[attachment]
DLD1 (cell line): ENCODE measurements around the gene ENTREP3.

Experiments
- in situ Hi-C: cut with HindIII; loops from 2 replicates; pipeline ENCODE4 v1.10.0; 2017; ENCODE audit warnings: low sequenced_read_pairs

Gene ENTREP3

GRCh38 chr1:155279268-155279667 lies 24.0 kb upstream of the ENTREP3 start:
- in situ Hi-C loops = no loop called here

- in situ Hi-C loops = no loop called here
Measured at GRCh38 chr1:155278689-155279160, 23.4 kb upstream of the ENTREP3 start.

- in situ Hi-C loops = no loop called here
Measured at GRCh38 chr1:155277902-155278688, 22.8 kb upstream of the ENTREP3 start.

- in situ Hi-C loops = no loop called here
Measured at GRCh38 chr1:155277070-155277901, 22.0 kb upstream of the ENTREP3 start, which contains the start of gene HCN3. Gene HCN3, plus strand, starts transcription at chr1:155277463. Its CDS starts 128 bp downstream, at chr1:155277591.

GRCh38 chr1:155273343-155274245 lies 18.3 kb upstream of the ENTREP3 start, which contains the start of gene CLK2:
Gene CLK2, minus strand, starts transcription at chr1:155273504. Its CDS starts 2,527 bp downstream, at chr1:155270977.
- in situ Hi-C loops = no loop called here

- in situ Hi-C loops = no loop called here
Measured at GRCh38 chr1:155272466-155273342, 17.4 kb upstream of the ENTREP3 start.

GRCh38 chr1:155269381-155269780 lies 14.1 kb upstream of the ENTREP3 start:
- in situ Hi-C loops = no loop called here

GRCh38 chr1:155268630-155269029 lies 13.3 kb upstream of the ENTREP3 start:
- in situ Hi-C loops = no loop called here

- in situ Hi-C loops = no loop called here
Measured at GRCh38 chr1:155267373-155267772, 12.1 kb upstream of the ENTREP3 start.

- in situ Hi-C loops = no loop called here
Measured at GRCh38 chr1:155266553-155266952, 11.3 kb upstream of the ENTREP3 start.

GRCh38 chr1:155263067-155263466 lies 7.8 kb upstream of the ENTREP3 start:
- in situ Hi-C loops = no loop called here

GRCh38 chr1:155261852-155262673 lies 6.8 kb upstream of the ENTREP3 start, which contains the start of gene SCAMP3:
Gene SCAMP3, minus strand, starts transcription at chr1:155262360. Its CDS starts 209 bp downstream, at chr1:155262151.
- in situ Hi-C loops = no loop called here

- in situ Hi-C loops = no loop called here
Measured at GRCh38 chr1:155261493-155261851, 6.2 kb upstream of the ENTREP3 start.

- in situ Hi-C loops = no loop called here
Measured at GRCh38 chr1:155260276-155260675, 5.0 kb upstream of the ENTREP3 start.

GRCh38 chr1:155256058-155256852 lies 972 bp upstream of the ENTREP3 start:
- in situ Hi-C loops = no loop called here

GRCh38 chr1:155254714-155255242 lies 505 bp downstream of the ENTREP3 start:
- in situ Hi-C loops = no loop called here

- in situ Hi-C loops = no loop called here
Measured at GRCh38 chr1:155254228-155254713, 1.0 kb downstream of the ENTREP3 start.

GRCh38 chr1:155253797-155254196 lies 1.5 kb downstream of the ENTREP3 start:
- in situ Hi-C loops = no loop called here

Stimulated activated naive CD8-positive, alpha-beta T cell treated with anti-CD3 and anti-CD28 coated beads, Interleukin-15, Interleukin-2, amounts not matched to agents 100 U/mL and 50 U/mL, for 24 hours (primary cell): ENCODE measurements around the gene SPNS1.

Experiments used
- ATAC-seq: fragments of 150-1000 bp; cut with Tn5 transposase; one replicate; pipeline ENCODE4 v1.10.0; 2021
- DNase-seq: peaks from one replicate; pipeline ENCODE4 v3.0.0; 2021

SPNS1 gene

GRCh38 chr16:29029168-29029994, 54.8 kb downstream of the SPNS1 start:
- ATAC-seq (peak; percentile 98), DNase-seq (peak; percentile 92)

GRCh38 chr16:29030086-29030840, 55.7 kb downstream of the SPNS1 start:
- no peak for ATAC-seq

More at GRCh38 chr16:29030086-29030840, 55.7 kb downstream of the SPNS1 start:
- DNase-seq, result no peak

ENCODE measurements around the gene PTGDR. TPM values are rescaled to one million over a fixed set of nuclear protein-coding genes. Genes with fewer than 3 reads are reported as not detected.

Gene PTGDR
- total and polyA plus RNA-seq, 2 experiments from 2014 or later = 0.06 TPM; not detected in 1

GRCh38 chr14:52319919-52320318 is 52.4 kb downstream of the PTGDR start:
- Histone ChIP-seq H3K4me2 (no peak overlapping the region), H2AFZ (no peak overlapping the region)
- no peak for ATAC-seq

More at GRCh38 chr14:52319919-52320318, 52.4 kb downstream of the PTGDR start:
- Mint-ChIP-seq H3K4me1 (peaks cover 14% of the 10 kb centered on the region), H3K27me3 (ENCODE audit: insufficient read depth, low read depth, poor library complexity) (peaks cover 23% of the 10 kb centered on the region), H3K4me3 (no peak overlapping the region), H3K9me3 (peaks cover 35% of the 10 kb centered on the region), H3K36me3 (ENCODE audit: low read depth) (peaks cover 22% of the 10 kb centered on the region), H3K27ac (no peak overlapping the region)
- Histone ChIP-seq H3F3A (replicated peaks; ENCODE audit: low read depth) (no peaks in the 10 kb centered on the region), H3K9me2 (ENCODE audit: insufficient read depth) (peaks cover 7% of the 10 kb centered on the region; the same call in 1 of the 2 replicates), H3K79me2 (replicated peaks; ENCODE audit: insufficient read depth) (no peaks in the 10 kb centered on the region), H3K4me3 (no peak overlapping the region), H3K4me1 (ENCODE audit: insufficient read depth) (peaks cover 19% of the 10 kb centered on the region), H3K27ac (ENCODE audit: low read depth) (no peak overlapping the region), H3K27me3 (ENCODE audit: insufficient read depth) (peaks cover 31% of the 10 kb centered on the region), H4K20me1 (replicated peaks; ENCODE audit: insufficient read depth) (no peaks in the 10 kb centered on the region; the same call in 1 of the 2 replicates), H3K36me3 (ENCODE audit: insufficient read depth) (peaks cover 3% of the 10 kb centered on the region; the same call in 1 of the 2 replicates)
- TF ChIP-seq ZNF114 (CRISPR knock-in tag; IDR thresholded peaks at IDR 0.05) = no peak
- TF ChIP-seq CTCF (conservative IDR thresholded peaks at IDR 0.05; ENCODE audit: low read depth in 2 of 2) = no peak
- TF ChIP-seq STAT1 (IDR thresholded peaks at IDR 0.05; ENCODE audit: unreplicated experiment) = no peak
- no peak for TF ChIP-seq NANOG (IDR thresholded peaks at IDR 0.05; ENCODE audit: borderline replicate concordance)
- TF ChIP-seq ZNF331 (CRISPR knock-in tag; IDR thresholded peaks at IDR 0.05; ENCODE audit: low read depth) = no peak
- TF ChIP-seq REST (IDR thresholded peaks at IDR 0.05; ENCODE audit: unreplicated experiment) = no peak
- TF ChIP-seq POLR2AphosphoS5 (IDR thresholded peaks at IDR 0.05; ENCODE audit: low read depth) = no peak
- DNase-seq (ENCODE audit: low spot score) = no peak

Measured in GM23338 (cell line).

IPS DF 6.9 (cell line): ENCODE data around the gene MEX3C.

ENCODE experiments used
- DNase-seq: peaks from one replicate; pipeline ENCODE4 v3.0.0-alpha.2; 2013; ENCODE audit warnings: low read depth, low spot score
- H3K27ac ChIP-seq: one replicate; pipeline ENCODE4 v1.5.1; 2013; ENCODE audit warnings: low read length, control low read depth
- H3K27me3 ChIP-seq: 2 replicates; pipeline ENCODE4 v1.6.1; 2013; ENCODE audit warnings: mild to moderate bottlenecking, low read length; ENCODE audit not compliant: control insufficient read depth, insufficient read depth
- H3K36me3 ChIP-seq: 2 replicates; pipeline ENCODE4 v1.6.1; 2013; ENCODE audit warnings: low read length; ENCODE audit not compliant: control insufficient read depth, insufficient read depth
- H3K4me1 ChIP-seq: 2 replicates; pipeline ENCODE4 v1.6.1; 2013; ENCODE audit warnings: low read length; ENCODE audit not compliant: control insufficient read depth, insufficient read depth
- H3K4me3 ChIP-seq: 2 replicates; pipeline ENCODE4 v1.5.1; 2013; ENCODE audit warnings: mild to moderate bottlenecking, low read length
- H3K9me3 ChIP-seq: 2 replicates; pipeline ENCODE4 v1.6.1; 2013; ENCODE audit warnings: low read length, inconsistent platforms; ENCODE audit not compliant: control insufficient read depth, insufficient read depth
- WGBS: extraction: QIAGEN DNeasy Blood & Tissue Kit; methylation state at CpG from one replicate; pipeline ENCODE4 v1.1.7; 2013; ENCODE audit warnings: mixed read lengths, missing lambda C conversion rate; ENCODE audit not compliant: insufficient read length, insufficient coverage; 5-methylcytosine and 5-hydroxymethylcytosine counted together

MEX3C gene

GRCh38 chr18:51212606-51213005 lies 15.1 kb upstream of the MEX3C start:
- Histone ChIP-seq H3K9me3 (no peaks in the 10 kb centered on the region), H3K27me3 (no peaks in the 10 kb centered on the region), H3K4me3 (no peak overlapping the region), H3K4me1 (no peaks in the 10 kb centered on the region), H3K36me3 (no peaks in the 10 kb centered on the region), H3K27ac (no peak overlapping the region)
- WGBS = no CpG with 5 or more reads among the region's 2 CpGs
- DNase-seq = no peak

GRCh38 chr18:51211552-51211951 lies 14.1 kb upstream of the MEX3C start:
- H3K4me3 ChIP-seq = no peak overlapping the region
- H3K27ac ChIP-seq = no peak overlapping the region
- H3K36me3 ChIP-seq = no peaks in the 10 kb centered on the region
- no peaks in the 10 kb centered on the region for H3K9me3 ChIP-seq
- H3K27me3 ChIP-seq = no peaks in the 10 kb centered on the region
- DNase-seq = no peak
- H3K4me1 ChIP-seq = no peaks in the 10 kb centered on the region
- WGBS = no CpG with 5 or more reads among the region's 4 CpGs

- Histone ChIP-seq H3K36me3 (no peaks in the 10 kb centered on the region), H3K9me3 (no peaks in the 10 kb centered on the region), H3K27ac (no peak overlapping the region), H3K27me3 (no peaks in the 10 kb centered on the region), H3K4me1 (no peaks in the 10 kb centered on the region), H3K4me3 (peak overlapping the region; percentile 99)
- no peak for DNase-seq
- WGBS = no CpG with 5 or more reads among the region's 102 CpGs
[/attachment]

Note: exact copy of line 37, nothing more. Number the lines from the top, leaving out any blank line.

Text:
GRCh38 chr1:155254714-155255242 lies 505 bp downstream of the ENTREP3 start: